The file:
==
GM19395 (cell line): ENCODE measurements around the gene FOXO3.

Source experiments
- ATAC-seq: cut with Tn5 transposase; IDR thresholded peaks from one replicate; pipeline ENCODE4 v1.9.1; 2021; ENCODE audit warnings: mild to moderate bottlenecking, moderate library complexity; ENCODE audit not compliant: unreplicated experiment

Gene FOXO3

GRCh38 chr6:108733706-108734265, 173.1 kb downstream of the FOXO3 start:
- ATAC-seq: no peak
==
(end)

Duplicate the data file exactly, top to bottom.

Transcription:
GM19395 (cell line): ENCODE measurements around the gene FOXO3.

Source experiments
- ATAC-seq: cut with Tn5 transposase; IDR thresholded peaks from one replicate; pipeline ENCODE4 v1.9.1; 2021; ENCODE audit warnings: mild to moderate bottlenecking, moderate library complexity; ENCODE audit not compliant: unreplicated experiment

Gene FOXO3

GRCh38 chr6:108733706-108734265, 173.1 kb downstream of the FOXO3 start:
- ATAC-seq: no peak